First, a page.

Encourage your child to take as many AP classes as possible to save on college tuition.

4. Get a job

Whether they take on a full-time gig during the summer or a part-time job during the school year, your child will be able to save money for college and gain work experience to put on their resume.

Many colleges also offer work-study programs that allow students to work on campus and earn money for college expenses.

5. Open a savings account

Most banks offer savings accounts specifically for students, which usually means waived monthly maintenance fees and no minimum balance requirements. If your child is under 18, you’ll need to be the joint account holder.

Encourage your child to save as much as possible in their savings account to help pay for college expenses.

6. Save money instead of spending it

When your child gets birthday money or an allowance, suggest they put it right into their savings account so they aren’t tempted to spend it. Encourage them to save as much as possible and avoid unnecessary expenses.

7. Never use student loans

Student loans may seem like a quick fix, but they’re a nightmare that sends college graduates out into the world anchored in debt. If your child can’t pay cash when tuition is due, then it might not be the right time to be in college.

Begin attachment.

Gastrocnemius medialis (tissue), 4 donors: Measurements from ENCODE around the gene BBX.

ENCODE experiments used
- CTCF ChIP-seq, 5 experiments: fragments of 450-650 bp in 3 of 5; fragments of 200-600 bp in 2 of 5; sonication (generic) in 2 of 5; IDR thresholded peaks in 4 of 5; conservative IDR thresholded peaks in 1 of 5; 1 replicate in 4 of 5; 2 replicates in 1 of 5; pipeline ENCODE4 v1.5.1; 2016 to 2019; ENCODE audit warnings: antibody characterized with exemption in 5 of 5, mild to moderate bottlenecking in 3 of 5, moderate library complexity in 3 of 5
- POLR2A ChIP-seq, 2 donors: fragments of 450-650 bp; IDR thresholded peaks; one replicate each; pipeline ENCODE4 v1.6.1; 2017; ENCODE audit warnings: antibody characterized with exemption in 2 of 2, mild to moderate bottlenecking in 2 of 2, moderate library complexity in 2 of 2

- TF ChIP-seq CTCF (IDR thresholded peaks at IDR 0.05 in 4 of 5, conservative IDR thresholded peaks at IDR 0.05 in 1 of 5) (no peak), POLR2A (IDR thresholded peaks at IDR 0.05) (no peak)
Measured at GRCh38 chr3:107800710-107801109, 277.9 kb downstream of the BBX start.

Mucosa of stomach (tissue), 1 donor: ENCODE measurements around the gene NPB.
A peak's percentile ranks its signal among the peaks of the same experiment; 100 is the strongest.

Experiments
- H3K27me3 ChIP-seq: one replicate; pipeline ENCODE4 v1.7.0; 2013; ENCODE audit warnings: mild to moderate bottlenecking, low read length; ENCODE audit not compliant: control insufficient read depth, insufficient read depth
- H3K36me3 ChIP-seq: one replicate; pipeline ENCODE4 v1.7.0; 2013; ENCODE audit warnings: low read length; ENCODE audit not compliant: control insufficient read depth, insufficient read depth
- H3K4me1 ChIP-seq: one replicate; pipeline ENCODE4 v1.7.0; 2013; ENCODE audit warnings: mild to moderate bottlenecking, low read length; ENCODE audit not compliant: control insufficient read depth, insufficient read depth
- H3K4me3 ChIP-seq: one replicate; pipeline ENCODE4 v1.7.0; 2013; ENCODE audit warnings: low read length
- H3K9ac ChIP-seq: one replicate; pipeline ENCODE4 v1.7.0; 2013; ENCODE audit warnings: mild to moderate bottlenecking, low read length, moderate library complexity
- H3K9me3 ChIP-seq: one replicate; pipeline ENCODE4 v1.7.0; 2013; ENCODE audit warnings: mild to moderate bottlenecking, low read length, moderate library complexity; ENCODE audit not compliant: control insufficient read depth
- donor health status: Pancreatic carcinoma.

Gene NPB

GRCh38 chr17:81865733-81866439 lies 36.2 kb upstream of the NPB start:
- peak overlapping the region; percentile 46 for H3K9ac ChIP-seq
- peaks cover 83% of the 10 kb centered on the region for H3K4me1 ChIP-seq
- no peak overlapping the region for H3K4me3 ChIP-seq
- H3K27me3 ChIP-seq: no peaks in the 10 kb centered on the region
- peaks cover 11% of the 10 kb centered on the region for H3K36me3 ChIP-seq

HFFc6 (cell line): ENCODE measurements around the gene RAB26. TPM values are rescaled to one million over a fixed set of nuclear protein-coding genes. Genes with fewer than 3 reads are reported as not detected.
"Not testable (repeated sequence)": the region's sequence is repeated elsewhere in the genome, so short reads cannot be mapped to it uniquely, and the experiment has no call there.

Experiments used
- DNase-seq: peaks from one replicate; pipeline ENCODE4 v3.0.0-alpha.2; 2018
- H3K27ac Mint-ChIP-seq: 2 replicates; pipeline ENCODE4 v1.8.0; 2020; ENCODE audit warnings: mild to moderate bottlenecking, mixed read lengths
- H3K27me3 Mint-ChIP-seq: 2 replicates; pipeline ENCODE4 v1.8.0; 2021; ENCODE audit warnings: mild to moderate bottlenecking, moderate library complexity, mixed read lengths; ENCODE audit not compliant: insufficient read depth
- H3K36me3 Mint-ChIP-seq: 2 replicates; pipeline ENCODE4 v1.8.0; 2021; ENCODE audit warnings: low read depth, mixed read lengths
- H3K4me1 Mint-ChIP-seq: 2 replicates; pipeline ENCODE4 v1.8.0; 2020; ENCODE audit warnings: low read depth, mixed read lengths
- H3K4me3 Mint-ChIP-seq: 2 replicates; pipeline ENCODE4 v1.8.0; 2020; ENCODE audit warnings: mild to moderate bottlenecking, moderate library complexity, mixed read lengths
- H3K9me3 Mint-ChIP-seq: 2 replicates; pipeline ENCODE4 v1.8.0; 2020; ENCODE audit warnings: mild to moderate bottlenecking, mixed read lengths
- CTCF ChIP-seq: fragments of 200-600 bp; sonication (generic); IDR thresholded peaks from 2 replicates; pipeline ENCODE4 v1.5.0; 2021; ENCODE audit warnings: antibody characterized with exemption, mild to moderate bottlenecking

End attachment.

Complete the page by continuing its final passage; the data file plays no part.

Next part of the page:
Instead, they should take some time off school to work and save more money. There are also alternative financing options available, such as private scholarships, grants, and crowdfunding.

8. Choose a cheaper school

Going to an in-state school can offer the same degree programs at a huge fraction of the cost. Plus, if your kid stays local, that cuts down on moving costs, out-of-state tuition, and travel expenses to visit family and friends.

Encourage your child to research different schools and compare costs to find the most affordable option.

9. Let them live at home

Having your child live at home and commute as a college student can save thousands of dollars a year on room and board expenses. If your child’s college is within commuting distance, encourage them to live at home and save money on housing costs.

10. Look for tuition reimbursement at work

Some companies offer tuition reimbursement for their college student employees. If your child is applying for part-time jobs, help them filter their job search to include companies that offer a tuition reimbursement benefit.

Any little bit helps, plus they’ll get professional experience to add to their resume.


Starting a college fund for your child can be a daunting task, but it’s important to plan and save as early as possible to ensure that your child has the opportunity to attend college without incurring excessive student loan debt.

By carefully considering how much to save, when to start saving, and the different types of college funds available, you can help secure your child’s financial future. It’s also important to involve your child in the process and encourage them to take steps to save for their own education.

With early planning and proper understanding of investment options, you can help make college a reality for your child.